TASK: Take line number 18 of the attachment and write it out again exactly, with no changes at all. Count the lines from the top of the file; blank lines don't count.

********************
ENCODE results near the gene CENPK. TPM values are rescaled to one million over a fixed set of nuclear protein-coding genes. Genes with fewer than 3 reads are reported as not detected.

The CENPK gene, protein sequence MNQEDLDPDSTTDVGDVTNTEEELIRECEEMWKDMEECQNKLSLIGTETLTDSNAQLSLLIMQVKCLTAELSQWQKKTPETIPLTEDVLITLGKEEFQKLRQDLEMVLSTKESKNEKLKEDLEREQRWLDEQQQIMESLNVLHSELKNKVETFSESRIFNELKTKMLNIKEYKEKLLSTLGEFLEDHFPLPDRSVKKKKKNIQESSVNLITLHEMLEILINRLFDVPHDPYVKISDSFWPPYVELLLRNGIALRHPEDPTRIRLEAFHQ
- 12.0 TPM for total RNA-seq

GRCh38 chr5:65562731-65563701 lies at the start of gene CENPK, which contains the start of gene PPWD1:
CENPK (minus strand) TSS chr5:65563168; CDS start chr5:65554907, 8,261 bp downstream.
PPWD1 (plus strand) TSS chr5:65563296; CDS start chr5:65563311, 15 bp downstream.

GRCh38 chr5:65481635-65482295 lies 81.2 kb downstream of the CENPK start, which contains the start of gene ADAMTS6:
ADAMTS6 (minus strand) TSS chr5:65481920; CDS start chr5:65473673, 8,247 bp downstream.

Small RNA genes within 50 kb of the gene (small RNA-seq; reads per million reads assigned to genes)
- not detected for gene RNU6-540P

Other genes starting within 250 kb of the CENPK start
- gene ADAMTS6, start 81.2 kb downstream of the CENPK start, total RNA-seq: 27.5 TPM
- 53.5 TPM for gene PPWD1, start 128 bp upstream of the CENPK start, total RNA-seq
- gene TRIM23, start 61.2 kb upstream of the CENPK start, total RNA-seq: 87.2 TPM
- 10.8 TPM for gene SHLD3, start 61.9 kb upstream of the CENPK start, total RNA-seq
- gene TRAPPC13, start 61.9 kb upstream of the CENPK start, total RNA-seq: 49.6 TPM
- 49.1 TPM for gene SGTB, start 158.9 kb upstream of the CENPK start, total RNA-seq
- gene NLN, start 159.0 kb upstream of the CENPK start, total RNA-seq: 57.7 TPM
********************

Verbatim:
- gene NLN, start 159.0 kb upstream of the CENPK start, total RNA-seq: 57.7 TPM